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May 15, 2019 9:39 pm  

Delegated Proof of Stake (otherwise known as DPoS) is a consensus algorithm maintaining irrefutable agreement on the truth across the network, validating transactions and acting as a form of digital democracy. It is the protocol of choice at Lisk and with very good reason.

Delegated proof of stake uses real-time voting combined with a social system of reputation to achieve consensus. It can be seen to be the least centralized consensus protocol compared to all others as it is the most inclusive. Every token holder can exercise a degree of influence about what happens on the network.

Active delegates are voted into their roles by token holders. The voting power that the token holder has, otherwise known as voting weight, is determined by how many of the base token the account is holding. It is important that the delegates are chosen with the best interest of the network at heart as they keep the network running smoothly and safely. In some DPoS versions, a delegate needs to show commitment by depositing his funds into a time-locked security account (which is confiscated in case of malicious behavior). This version of DPoS is often referred to as deposit-based proof of stake.


The roles of delegates revolve around:

  • Ensuring their node is always up and running.
  • Collecting the transactions across the network into blocks.
  • Signing and broadcasting those blocks, validating the transactions.
  • If there are issues in regard to consensus, DPoS allows these to be resolved in a fair and democratic way.

Delegates do not have the power to change any transaction details. However, as they are validators they could theoretically exclude certain transactions in a block. Nevertheless, this has very little effect as the next created block will include these transactions, giving the next delegate the fees associated with validating them. As such, the transactions will only be slightly delayed. Furthermore, this would inevitably lead to the dishonest delegate getting voted out by the rest of the network. In essence, a DPoS network is self-governed and policed by all of its participants ensuring the best interests of the network remain the priority.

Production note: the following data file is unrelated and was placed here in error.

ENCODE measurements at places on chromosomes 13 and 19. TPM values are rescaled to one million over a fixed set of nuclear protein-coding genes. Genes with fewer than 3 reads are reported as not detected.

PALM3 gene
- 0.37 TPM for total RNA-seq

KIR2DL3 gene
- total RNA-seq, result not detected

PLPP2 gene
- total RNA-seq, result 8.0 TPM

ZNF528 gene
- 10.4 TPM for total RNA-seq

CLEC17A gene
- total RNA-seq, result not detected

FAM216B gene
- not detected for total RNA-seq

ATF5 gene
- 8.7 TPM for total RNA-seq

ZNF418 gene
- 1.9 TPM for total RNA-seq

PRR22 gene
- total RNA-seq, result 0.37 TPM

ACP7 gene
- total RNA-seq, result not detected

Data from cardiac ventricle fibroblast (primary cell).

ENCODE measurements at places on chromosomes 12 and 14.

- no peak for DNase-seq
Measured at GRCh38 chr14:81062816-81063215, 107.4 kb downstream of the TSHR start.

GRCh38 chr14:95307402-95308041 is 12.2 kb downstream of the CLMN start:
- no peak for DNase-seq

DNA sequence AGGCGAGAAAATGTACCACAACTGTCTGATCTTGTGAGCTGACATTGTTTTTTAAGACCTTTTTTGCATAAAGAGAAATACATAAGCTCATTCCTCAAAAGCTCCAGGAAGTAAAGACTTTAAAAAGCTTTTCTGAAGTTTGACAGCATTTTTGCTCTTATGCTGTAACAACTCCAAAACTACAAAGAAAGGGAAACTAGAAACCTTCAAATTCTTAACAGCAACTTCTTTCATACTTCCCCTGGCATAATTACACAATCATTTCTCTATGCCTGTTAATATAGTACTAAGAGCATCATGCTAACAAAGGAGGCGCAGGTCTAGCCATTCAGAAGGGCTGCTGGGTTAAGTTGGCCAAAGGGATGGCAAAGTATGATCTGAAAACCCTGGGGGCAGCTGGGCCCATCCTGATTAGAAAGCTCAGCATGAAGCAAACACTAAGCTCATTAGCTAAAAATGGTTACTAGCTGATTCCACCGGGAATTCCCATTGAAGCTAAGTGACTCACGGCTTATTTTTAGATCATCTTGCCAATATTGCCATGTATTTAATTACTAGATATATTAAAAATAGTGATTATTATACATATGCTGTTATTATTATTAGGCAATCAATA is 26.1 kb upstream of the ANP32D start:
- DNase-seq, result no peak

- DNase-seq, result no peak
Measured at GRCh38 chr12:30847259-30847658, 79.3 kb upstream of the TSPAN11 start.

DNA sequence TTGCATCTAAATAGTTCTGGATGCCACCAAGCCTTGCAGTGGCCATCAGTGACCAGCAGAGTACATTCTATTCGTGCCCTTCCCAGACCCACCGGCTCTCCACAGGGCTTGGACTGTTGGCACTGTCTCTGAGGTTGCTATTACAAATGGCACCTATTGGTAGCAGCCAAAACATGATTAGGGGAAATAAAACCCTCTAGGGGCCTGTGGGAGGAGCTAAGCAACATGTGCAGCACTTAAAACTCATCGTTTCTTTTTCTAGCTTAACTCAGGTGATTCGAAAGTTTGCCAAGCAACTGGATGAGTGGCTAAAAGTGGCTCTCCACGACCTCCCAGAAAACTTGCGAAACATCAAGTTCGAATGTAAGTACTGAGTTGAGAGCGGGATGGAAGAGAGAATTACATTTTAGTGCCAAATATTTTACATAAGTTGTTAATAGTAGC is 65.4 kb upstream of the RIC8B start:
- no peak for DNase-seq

Advantages of DPoS

Not only is DPoS a more democratic system, it is also more efficient and effective. The selection of block producers allows for the transactions to be validated in a matter of seconds, rather than the 10 minutes it takes the proof of work system employed by Bitcoin. For example, in the case of Lisk it currently only takes 10 seconds to validate a block of transactions. 

Delegates are incentivized to run the nodes that process and validate the transactions going through the network with transaction fees, as well as monthly rewards for maintaining the network that, with time, are gradually reduced. There can only be a certain number of delegates at any one time (101 for Lisk) and those are determined by a competitive election system, wherein each and every Lisk holder can cast a vote for their preference to fill that role.

Whereas in a proof of work system, such as the one employed by Bitcoin, validating blocks is known as “mining”, in the case of delegated proof of stake this process is referred to as “forging”.


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This topic was modified 1 year ago 2 times by alberdioni8406